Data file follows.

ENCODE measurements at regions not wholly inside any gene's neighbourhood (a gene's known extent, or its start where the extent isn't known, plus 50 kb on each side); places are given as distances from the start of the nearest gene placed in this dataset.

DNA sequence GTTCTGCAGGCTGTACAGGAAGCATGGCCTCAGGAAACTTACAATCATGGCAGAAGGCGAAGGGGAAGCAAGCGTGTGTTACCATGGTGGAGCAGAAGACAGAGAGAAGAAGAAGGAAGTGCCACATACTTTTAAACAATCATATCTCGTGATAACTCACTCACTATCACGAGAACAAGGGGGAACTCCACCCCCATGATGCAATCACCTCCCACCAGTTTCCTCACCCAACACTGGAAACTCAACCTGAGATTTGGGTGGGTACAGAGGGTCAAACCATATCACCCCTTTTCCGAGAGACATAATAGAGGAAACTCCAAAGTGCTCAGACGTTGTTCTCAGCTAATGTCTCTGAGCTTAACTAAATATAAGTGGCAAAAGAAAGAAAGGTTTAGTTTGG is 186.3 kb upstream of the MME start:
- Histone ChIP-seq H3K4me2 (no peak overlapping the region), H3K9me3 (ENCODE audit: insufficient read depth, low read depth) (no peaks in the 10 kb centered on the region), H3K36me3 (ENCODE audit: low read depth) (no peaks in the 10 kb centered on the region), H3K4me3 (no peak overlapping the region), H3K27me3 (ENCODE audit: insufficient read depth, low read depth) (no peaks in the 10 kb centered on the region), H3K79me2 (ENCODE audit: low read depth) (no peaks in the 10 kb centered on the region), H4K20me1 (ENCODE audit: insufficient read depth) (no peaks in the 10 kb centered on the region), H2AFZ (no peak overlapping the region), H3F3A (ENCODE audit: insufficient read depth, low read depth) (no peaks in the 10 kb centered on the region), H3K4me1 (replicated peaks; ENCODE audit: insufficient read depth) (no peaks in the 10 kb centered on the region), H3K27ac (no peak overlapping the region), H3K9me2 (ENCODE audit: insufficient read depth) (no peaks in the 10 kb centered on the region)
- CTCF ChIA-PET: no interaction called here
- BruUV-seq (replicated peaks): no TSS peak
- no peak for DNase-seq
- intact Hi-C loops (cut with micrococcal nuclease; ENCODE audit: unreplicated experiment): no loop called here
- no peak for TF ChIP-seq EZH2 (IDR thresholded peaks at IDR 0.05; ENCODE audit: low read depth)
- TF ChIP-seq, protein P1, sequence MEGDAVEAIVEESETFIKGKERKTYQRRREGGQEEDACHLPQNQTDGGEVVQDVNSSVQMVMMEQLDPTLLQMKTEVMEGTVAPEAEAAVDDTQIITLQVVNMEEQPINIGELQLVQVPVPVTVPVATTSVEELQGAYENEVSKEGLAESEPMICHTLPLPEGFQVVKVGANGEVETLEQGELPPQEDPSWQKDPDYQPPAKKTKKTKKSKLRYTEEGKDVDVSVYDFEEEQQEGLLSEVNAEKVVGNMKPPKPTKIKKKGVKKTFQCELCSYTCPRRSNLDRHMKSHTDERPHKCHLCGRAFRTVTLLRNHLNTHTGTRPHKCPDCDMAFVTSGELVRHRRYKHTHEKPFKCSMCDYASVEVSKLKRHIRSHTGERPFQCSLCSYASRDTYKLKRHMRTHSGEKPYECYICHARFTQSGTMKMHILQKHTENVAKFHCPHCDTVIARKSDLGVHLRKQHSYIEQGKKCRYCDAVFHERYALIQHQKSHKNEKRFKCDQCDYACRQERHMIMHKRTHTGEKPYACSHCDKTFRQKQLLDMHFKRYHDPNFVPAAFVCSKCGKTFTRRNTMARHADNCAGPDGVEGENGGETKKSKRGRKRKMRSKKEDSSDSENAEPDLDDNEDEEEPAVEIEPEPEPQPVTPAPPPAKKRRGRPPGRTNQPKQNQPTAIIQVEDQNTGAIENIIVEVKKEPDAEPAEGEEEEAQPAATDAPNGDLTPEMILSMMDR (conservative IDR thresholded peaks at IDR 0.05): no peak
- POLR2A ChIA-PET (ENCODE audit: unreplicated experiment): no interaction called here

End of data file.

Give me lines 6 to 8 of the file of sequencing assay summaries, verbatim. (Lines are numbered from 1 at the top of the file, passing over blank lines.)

- no peak for DNase-seq
- intact Hi-C loops (cut with micrococcal nuclease; ENCODE audit: unreplicated experiment): no loop called here
- no peak for TF ChIP-seq EZH2 (IDR thresholded peaks at IDR 0.05; ENCODE audit: low read depth)